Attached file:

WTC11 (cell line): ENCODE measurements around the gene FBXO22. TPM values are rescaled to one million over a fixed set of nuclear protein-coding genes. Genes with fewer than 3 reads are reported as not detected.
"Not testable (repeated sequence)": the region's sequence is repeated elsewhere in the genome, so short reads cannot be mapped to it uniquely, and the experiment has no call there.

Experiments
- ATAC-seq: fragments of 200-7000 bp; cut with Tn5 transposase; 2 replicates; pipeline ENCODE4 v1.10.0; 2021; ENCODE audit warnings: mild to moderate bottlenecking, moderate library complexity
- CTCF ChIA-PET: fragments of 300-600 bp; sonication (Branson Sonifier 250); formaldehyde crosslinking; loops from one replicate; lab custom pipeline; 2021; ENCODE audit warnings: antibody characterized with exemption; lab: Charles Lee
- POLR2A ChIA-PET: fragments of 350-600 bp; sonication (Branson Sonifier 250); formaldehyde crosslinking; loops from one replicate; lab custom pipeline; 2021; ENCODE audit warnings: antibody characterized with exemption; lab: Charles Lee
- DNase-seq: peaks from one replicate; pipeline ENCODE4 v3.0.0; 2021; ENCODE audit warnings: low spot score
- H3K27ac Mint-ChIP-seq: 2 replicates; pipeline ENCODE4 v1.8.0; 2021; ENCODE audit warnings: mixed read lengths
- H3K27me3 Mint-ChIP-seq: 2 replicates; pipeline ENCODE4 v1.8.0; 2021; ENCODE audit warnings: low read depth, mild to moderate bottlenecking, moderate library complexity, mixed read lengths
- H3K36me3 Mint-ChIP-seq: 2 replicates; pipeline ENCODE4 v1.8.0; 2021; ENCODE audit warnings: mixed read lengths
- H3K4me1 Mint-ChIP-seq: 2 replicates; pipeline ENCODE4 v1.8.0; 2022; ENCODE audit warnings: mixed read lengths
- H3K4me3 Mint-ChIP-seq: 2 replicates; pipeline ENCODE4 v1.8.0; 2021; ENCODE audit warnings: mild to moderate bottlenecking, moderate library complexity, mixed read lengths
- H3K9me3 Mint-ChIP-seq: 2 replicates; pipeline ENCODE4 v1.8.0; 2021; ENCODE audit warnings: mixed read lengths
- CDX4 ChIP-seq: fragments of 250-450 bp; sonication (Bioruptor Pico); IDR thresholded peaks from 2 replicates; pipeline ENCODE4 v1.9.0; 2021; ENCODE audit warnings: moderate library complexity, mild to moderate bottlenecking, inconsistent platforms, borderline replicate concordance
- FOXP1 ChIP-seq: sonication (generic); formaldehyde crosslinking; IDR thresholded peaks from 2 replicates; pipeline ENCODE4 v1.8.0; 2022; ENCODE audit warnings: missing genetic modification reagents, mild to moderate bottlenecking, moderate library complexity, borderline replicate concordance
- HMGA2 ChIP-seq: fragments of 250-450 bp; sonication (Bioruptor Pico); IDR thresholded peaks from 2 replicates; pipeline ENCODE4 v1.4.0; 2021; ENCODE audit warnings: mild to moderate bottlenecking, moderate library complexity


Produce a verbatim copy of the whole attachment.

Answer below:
WTC11 (cell line): ENCODE measurements around the gene FBXO22. TPM values are rescaled to one million over a fixed set of nuclear protein-coding genes. Genes with fewer than 3 reads are reported as not detected.
"Not testable (repeated sequence)": the region's sequence is repeated elsewhere in the genome, so short reads cannot be mapped to it uniquely, and the experiment has no call there.

Experiments
- ATAC-seq: fragments of 200-7000 bp; cut with Tn5 transposase; 2 replicates; pipeline ENCODE4 v1.10.0; 2021; ENCODE audit warnings: mild to moderate bottlenecking, moderate library complexity
- CTCF ChIA-PET: fragments of 300-600 bp; sonication (Branson Sonifier 250); formaldehyde crosslinking; loops from one replicate; lab custom pipeline; 2021; ENCODE audit warnings: antibody characterized with exemption; lab: Charles Lee
- POLR2A ChIA-PET: fragments of 350-600 bp; sonication (Branson Sonifier 250); formaldehyde crosslinking; loops from one replicate; lab custom pipeline; 2021; ENCODE audit warnings: antibody characterized with exemption; lab: Charles Lee
- DNase-seq: peaks from one replicate; pipeline ENCODE4 v3.0.0; 2021; ENCODE audit warnings: low spot score
- H3K27ac Mint-ChIP-seq: 2 replicates; pipeline ENCODE4 v1.8.0; 2021; ENCODE audit warnings: mixed read lengths
- H3K27me3 Mint-ChIP-seq: 2 replicates; pipeline ENCODE4 v1.8.0; 2021; ENCODE audit warnings: low read depth, mild to moderate bottlenecking, moderate library complexity, mixed read lengths
- H3K36me3 Mint-ChIP-seq: 2 replicates; pipeline ENCODE4 v1.8.0; 2021; ENCODE audit warnings: mixed read lengths
- H3K4me1 Mint-ChIP-seq: 2 replicates; pipeline ENCODE4 v1.8.0; 2022; ENCODE audit warnings: mixed read lengths
- H3K4me3 Mint-ChIP-seq: 2 replicates; pipeline ENCODE4 v1.8.0; 2021; ENCODE audit warnings: mild to moderate bottlenecking, moderate library complexity, mixed read lengths
- H3K9me3 Mint-ChIP-seq: 2 replicates; pipeline ENCODE4 v1.8.0; 2021; ENCODE audit warnings: mixed read lengths
- CDX4 ChIP-seq: fragments of 250-450 bp; sonication (Bioruptor Pico); IDR thresholded peaks from 2 replicates; pipeline ENCODE4 v1.9.0; 2021; ENCODE audit warnings: moderate library complexity, mild to moderate bottlenecking, inconsistent platforms, borderline replicate concordance
- FOXP1 ChIP-seq: sonication (generic); formaldehyde crosslinking; IDR thresholded peaks from 2 replicates; pipeline ENCODE4 v1.8.0; 2022; ENCODE audit warnings: missing genetic modification reagents, mild to moderate bottlenecking, moderate library complexity, borderline replicate concordance
- HMGA2 ChIP-seq: fragments of 250-450 bp; sonication (Bioruptor Pico); IDR thresholded peaks from 2 replicates; pipeline ENCODE4 v1.4.0; 2021; ENCODE audit warnings: mild to moderate bottlenecking, moderate library complexity